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Mechanical Contractors Association of New Jersey Inc. v. State

New Jersey Superior Court, Appellate Division

Decided: April 14, 1992.


On appeal from the Superior Court of New Jersey, Law Division, Union County.

J.h. Coleman, Stern and Keefe. The opinion of the court was delivered by Stern, J.A.D.


[255 NJSuper Page 491]


Plaintiffs appeal from a judgment entered on February 19, 1991, denying their motion for summary judgment and granting the cross motions for summary judgment filed by defendants and intervenors. The trial Judge "[a]dJudged and decreed that N.J.S.A. 45:14C-2(g) is unconstitutional." We affirm the judgment.


In January 1988, by L. 1987, c. 442, effective January 15, 1988, the Legislature adopted N.J.S.A. 45:14C-2(g), as part of a package to establish a uniform licensing requirement for plumbers. Subject to certain "grandfather" provisions for the holders of a "master plumber's license," see N.J.S.A. 45:14C-12.1, -16, the legislation eliminated the licensing of plumbers at the local level (see N.J.S.A. 45:14C-12.2, -14), provided for licensing only by the State Board of Examiners of Master Plumbers (see N.J.S.A. 45:14C-12.3, -15), and permitted only "licensed master plumbers" to act as "plumbing contractor[s]." See N.J.S.A. 45:14C-2(h). N.J.S.A. 45:14C-2 defines the basic terms as used in the Act,*fn1 and N.J.S.A. 45:14C-2(g) provides:

"plumbing" means the practice, materials and fixtures used in the installation, maintenance, extension, alteration, repair and removal of all piping, plumbing

[255 NJSuper Page 492]

fixtures, plumbing appliances and plumbing apparatus in connection with any of the following: sanitary drainage, storm facilities and building sewers to their respective final connection to an approved point of disposal, venting systems, public and private water supply systems of any premises to and within the property line of any building, structure or conveyance to their final connection with an approved supply system. Plumbing shall also mean the practice and materials used in the installation, maintenance, extension, alteration, repair or removal of storm water, refrigeration and air conditioning drains, liquid waste or sewage. (emphasis added).

N.J.S.A. 45:14C-2(h) defines "plumbing contractor" as "any licensed master plumber, firm, partnership, corporation or other legal entity which undertakes or offers to undertake for another the planning, laying out, supervising, installing or making of additions, alterations and repairs in the installation of plumbing."*fn2 N.J.S.A. 45:14C-2(h) further provides that "[i]n order to act as 'a plumbing contractor,' a licensed master plumber shall be the holder of not less than 10% of . . . the ownership of any other firm or legal entity engaging in the business of plumbing contracting in the State and shall employ either journeymen plumbers or apprentice plumbers or both."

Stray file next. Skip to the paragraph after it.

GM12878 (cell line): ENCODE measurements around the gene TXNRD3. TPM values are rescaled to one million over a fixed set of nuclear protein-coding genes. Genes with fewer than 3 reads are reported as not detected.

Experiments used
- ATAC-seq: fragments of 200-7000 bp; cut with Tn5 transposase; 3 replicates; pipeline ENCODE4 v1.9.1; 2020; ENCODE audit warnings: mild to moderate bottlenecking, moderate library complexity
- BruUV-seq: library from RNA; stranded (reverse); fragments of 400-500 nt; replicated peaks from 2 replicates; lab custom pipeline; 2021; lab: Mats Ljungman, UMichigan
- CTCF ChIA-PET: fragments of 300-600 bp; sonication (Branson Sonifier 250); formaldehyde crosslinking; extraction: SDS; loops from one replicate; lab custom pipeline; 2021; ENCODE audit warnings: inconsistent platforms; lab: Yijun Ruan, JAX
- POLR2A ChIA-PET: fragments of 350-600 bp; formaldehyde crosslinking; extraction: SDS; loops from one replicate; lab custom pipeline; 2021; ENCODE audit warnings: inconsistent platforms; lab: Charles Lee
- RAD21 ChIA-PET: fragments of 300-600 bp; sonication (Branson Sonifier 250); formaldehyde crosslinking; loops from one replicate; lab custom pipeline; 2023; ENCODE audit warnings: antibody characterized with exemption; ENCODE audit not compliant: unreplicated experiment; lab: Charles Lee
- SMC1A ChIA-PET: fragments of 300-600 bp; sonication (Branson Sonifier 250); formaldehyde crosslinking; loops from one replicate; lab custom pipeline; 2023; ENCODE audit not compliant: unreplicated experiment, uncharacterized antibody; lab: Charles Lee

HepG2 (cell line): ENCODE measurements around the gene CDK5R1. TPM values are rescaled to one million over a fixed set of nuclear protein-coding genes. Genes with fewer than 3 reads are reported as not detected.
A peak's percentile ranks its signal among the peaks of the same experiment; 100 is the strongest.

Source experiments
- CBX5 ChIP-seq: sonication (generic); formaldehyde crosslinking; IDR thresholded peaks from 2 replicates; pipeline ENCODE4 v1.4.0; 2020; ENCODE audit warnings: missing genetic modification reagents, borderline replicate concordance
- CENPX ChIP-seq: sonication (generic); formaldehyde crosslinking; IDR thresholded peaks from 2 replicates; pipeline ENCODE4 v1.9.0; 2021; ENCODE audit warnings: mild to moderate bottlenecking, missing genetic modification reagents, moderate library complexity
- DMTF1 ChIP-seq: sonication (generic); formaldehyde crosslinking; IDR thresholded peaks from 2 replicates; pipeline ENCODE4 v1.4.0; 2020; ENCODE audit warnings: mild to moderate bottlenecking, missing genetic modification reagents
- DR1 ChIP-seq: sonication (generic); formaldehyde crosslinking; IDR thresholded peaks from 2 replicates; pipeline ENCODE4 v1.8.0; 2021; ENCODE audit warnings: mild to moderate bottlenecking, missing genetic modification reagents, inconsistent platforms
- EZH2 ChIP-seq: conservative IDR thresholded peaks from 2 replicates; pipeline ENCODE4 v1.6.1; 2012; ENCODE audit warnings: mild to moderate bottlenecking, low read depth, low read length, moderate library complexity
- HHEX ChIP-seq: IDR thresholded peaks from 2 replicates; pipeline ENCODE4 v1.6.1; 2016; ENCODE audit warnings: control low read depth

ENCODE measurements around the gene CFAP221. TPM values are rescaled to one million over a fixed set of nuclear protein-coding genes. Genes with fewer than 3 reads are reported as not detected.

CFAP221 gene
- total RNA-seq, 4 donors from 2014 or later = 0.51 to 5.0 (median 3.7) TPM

After the amendment took effect, municipal code officials questioned whether they were required to grant installation permits regarding underground water, sewer and drainage pipes on "construction sites" (i.e. between the structure and the property line) only to a "plumbing contractor." In response to questions regarding the new policy and practices relating to the granting of permits by plumbing subcode officials and plumbing inspectors, the Attorney General issued a formal opinion letter to the Department of Community Affairs and to the State Board of Examiners of Master Plumbers concluding that

N.J.S.A. 45:14C-2(g), insofar as it reserves the installation or removal of piping and plumbing fixtures necessarily related thereto for any water supply, sanitary

[255 NJSuper Page 493]

(sewer) or storm drainage systems located between a property line and a building located on such property and reserves such work to licensed master plumbers, is unconstitutional and, therefore invalid and unenforceable.

It also concluded that "a license issued by the Board may not be legally required to perform the work of installing piping and the necessary fixtures for providing water, sewer and drainage systems between a structure and the property line for the parcel on which the structure is located."

Plaintiffs thereafter filed this complaint and sought injunctive relief against the Attorney General and the defendant state agencies, seeking to enforce the statute and prohibiting non-enforcement of the Act's licensing requirements. The trial Judge, in a comprehensive opinion, concluded:

Absent any apparent or demonstrated rational distinction between the work inside and outside the property/curb line, or any reason why the distinction between the work inside and outside the property/curb line, or any reason why the distinction is necessary, it must be concluded that the classification created by the statute can be considered neither as rational nor reasonable and therefore in violation of constitutional principles. Furthermore, constitutional principles of both equal protection and due process demand that the means selected for the fulfillment of legislature purpose bear a relation to that end.

The Judge found "no basis for distinguishing between the installation of pipe between public streets and private buildings and the installation of pipe under public streets. The type of work and tools involved are identical on either side of the property line and the general and utility laborers [intervenors] have been doing this work safely for many years." In finding that the statute was unconstitutional, the Judge concluded:

On balance, the minimal benefits, if any, offered by the statute, the effect it would have on thousands of laborers, and the fact that a classification is created which fails to serve any perceived or real public need, all lead to the Conclusion that the statute violates equal protection and is therefore unconstitutional. Furthermore, the preclusion of laborers from performing site installation bears no relation to the legislative purpose of creating a statewide licensing mechanism, and in this regard, the statute not only violates equal protection, but due process as well.

By virtue of a subsequent letter, it is clear that the Judge "invalidated N.J.S.A. 45:14C-2(g) in its entirety and not just with respect to site work."

[255 NJSuper Page 494]